Car lovers...Rev your engines
By Melissa Hirschl
Car enthusiasts around the Valley are putting the finishing touches on their “true sweethearts”--the resplendent cars they love to tinker with, polish and passionately slave over.
These dedicated aficionados are revin’ up for Saturday, Jan. 8, the day Arizona Community Church offers its annual Motorsports Day, a free family car show that displays hundreds of eclectic cars and even some motorcycles.
The show will include an impressive array of machines, such as classic and vintage cars, dragsters, street rods, motorcycles, imports, funny cars, rally cars, muscle cars and more. While there will be no judging, competitions or trophies, the event offers a marvelous opportunity to feast your eyes on some of the snazziest cars around.
This is the seventh season for this gem of a show that has grown from 50 vehicles on display in its first year to 350 this year.
Sponsored by ACC’s Frontline Ministry, the show is patterned after a similar one in Pennsylvania.
“We originated the show for two reasons,” says John Hill, committee chairperson. “One was to get people to ‘cross our curb’ and explore our church. The other…was for an outreach program to the community.”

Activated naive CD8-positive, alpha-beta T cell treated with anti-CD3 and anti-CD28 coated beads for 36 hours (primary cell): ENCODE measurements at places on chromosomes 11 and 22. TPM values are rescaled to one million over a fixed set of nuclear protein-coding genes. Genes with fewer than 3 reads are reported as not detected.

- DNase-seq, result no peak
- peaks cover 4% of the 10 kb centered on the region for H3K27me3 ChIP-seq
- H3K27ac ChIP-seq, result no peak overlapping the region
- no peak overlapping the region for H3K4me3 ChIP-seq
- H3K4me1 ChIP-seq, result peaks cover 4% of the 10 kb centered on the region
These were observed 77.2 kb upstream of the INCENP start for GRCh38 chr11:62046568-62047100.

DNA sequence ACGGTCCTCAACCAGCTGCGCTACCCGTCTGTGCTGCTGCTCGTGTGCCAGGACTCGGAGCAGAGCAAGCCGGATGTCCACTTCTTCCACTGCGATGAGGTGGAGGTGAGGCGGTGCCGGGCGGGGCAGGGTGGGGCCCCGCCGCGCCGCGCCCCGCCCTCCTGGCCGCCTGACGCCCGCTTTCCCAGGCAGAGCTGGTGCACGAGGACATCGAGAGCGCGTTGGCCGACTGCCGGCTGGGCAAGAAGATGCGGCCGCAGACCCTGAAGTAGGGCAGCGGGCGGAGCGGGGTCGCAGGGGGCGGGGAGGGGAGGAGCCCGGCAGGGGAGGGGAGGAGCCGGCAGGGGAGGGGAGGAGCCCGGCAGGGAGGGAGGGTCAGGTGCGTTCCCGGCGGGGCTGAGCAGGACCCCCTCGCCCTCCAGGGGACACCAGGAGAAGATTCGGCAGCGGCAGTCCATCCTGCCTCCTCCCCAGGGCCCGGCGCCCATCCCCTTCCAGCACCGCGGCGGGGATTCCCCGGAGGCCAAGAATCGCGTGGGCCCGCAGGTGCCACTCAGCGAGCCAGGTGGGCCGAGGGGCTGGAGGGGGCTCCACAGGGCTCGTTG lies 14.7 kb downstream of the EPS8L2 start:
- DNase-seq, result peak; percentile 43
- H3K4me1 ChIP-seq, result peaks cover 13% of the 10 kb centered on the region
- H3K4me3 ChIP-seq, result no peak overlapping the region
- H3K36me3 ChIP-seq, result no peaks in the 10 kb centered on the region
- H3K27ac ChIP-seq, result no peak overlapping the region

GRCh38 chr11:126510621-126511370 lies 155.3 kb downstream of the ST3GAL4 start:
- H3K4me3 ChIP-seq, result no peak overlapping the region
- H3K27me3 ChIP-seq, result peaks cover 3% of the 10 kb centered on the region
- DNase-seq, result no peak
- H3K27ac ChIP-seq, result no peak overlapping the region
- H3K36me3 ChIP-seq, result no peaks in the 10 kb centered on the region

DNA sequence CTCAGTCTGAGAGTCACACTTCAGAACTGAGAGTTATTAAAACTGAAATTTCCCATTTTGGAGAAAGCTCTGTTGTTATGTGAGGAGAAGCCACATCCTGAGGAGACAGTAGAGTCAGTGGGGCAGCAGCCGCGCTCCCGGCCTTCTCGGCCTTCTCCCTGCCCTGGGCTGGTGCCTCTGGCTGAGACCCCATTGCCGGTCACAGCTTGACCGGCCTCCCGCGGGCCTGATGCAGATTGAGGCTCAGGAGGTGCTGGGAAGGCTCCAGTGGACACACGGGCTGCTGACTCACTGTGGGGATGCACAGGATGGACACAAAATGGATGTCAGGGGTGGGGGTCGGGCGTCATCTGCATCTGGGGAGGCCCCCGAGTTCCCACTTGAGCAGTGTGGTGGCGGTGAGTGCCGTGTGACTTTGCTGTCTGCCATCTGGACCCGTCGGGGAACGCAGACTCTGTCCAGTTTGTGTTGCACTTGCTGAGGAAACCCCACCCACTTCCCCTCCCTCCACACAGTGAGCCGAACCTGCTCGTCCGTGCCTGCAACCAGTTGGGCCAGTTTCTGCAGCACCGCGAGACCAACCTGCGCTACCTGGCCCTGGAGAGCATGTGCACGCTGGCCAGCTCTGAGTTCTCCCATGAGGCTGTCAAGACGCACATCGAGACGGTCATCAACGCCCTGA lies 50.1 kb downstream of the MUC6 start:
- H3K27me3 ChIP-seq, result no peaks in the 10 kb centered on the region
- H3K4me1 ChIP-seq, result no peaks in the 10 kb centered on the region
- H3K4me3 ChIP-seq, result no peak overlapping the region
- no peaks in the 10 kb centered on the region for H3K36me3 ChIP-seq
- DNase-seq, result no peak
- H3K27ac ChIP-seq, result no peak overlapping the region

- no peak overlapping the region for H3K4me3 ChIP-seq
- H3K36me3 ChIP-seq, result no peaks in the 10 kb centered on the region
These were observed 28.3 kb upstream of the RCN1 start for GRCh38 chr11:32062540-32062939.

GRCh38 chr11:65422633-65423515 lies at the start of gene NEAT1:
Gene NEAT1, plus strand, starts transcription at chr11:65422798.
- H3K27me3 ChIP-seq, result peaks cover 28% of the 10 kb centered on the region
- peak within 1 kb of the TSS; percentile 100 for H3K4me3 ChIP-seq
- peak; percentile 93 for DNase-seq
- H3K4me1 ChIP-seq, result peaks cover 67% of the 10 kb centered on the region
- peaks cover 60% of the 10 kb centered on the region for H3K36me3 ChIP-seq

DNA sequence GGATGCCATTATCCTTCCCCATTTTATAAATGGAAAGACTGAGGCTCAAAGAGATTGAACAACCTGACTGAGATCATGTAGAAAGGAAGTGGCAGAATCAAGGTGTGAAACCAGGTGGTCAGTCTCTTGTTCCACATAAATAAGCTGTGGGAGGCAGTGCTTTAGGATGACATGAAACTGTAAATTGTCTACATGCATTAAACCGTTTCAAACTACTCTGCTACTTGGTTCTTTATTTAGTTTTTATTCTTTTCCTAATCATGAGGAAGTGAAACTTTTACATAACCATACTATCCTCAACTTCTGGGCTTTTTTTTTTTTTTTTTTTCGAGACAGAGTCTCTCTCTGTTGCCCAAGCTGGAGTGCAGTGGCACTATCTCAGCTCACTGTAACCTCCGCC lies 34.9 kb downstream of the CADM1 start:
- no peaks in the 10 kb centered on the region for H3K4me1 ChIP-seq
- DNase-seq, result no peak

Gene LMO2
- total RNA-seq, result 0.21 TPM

The community, it seems, has been eager to respond.
Chandler resident Debbie Benson, for example, will show off her 1932 Ford Roadster and 1937 Ford Sedan.
“This is a fun day,” she says. “I look forward to relaxing and having a great time with my friends who also have cars. It’s also a wonderful networking opportunity.”
Partnering with the church in Motorsports Day is Racers for Christ, a Gilbert-based motor sports ministry whose motto is “Bringing Inspiration to the World of Motorsports.”
These dedicated ordained chaplains provide Sunday morning chapel service, pastoral care, outreach and Christian fellowship for racers, crew members, sponsors and spectators.
To the delight of racing fans, the National Hot Rod Association Checker Auto Parts nitro funny car will be on display.
This full-blown dragster that can go from zero to 100 miles an hour in about .9 seconds, according to Hill, is built around a carbon fiber replica body of a Chevrolet Monte Carlo. “The body itself pops up to divulge a chassis with a monster motor,” he says.
“The top half gives the car the aerodynamics, so the car can move as smoothly as possible through the air; it also provides down force for better handling and traction--absolute necessities for drag racing.
“In addition, it runs on nitro-methane racing gasoline, a rocket propellant that gives the car about 8,000 horsepower.”
Amazingly, these cars actually need two parachutes that deploy to slow them down at the finish line. It’s no wonder Hill refers to them as “controlled rage.”
Another unique type of car that will be displayed will be dragsters, long-wheel-based racing cars with long rails and wings. They sometimes have the driver sitting in front of the engine. These cars go to 335 mph in about 4.5 seconds, so they are a bit faster than the funny cars.